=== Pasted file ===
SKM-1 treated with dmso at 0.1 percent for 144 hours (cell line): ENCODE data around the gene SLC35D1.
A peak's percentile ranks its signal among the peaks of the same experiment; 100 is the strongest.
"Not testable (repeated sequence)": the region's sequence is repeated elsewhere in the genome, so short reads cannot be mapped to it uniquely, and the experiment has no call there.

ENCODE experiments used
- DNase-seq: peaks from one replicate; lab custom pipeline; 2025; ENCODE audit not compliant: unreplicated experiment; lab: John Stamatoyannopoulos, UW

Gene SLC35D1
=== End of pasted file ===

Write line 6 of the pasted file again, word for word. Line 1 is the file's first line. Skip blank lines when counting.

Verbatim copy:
Gene SLC35D1